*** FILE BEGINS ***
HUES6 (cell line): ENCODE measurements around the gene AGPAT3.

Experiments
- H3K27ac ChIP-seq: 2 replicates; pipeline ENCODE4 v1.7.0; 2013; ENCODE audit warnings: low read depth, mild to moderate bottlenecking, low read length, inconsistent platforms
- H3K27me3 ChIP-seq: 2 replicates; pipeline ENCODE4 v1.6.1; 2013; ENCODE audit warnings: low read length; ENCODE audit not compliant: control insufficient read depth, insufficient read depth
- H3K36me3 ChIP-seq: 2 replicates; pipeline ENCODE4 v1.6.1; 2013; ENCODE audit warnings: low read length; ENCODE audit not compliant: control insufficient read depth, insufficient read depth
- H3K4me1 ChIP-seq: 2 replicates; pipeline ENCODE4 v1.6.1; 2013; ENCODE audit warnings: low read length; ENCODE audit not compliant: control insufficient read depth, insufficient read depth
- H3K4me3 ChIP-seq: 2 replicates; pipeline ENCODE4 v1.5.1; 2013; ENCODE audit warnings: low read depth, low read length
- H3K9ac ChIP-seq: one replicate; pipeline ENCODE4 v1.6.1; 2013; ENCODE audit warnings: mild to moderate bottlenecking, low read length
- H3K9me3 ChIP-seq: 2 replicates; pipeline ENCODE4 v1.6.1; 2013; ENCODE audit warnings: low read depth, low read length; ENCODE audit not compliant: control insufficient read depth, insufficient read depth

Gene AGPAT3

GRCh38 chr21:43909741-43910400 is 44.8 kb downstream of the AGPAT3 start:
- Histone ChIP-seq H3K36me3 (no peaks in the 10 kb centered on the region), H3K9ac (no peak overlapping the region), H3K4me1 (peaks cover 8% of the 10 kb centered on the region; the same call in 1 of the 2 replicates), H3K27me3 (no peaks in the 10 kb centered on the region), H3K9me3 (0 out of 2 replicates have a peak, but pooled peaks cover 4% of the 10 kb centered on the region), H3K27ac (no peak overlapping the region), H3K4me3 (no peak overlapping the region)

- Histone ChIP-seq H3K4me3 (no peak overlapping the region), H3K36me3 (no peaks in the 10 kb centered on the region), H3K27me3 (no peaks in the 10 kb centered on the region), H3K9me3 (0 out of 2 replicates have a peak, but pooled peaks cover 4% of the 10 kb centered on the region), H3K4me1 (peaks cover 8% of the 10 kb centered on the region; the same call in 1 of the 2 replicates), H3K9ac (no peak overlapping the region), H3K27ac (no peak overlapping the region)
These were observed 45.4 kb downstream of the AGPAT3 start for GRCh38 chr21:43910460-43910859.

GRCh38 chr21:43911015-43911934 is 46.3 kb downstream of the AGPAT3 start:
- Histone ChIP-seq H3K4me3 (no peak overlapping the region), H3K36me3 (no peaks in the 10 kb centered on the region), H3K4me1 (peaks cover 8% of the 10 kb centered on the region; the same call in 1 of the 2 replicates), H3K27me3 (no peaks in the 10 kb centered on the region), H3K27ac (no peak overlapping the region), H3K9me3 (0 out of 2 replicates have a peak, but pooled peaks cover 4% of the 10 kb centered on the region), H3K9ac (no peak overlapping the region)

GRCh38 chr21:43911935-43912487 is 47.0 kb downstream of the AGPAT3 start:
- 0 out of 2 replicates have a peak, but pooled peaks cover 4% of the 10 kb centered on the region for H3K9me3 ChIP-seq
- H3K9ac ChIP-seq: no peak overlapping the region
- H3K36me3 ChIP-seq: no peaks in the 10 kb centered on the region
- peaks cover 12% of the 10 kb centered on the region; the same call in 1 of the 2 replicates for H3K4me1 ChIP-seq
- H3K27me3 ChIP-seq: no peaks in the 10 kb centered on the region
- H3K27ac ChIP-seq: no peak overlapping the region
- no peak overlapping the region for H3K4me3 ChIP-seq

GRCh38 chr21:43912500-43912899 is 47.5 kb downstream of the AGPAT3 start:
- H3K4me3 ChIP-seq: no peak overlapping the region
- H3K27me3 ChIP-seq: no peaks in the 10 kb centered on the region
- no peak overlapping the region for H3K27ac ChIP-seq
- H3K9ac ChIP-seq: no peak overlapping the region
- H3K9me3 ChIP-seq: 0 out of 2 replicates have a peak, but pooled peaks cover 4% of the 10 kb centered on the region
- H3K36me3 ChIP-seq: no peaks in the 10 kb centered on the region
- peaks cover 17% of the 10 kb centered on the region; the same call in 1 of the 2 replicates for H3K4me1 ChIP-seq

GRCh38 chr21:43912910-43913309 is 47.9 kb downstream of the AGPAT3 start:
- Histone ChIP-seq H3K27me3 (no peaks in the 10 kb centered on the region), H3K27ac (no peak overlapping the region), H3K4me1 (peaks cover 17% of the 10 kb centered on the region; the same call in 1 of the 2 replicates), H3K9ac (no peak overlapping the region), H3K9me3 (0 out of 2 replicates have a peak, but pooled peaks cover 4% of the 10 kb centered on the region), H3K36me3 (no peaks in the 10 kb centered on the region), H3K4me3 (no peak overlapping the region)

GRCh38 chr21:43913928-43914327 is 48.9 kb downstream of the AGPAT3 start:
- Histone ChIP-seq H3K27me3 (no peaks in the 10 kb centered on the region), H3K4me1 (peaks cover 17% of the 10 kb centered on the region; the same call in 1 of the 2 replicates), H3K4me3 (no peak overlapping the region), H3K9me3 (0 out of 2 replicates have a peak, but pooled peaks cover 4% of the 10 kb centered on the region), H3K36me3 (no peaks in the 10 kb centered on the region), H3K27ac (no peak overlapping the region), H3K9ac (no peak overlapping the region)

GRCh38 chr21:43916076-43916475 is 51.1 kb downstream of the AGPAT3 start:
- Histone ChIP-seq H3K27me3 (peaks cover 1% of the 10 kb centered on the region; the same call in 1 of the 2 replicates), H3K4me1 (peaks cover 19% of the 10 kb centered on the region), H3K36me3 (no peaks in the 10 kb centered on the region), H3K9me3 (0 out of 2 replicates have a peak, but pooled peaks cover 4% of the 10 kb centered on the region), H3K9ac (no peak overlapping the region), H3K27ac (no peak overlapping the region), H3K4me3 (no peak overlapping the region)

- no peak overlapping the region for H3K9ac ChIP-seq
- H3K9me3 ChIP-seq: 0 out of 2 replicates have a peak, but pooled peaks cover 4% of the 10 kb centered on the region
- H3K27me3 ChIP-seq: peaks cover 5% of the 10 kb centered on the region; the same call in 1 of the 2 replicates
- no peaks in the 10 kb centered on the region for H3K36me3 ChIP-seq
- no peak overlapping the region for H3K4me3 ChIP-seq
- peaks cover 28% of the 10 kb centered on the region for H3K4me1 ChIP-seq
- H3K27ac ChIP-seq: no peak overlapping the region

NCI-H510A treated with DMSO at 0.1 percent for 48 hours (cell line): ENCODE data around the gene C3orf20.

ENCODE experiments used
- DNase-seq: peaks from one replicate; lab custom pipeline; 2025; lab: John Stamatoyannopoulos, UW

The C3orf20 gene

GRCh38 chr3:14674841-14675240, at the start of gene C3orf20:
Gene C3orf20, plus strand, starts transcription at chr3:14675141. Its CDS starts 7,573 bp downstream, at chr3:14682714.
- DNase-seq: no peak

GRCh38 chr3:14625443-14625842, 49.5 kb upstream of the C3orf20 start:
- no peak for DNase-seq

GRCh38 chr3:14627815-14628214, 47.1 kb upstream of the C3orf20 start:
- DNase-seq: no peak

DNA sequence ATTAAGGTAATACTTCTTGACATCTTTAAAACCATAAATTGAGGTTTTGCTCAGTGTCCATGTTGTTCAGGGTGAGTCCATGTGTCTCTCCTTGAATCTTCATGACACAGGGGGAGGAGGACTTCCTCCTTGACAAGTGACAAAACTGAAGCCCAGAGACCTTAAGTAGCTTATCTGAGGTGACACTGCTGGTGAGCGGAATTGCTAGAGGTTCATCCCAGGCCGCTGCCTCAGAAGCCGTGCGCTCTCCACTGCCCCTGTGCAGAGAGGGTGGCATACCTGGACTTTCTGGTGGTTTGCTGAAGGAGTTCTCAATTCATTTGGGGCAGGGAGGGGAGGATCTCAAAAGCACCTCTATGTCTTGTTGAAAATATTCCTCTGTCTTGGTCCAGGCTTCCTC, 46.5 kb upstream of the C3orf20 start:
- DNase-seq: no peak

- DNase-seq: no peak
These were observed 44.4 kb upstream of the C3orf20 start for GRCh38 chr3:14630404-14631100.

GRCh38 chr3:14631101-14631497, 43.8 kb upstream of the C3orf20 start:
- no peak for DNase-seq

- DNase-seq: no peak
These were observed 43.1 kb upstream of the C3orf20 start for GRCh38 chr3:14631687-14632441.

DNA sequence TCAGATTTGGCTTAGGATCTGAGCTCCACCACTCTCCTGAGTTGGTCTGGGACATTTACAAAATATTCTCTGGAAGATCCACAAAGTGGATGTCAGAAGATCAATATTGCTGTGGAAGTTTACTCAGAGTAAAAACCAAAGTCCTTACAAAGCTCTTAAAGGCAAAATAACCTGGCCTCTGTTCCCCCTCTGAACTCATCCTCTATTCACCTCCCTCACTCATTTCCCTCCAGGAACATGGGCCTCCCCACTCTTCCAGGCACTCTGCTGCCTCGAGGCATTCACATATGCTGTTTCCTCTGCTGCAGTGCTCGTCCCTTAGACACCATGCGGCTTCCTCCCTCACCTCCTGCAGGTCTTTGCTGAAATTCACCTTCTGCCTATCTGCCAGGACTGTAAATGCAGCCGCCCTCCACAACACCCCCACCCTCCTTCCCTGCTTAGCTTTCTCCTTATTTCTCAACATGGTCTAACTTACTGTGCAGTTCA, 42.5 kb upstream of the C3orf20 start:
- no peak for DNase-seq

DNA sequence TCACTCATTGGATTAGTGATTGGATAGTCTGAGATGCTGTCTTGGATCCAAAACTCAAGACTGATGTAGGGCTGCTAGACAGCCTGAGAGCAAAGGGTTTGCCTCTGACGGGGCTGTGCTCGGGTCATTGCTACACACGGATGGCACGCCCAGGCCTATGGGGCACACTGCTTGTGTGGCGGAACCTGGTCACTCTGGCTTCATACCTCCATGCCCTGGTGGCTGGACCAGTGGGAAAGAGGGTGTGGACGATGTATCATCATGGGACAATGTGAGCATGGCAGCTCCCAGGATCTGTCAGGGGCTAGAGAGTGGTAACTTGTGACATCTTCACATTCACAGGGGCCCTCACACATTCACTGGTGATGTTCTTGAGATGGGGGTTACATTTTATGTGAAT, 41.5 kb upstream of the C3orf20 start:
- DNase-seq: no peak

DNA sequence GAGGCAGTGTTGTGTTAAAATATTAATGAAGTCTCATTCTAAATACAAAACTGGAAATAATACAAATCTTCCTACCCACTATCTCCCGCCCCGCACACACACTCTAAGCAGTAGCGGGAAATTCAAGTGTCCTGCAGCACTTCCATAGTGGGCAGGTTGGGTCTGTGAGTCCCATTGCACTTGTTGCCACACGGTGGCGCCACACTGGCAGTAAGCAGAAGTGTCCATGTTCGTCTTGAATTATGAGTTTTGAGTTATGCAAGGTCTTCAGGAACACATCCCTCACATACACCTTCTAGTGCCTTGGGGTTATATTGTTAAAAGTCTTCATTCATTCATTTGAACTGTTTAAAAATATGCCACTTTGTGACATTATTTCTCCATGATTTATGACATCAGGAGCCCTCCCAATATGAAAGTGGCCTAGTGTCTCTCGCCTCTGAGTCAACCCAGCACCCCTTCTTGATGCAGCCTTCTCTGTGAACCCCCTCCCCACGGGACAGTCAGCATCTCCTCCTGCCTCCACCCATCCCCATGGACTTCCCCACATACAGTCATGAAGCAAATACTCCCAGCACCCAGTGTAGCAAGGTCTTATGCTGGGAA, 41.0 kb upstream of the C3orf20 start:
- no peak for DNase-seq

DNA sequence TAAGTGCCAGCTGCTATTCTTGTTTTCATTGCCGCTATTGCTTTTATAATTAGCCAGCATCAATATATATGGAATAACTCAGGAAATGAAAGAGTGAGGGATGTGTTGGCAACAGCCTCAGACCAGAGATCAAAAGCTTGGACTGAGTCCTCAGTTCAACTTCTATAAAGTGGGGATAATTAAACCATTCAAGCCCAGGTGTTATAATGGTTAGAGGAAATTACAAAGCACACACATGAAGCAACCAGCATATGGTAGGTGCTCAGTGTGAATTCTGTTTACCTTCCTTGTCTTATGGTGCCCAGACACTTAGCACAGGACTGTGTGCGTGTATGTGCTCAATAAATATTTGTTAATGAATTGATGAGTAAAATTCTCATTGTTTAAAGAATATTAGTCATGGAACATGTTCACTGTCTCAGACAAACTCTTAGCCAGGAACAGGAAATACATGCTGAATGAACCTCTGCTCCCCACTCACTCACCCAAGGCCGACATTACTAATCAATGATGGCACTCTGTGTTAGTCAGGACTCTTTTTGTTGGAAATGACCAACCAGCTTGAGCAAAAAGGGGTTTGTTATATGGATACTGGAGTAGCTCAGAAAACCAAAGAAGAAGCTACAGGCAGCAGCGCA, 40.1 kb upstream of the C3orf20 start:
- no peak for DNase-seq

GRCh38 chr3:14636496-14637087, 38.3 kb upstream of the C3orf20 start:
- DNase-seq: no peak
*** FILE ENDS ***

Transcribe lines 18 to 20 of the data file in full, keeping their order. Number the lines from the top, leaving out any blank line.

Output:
- 0 out of 2 replicates have a peak, but pooled peaks cover 4% of the 10 kb centered on the region for H3K9me3 ChIP-seq
- H3K9ac ChIP-seq: no peak overlapping the region
- H3K36me3 ChIP-seq: no peaks in the 10 kb centered on the region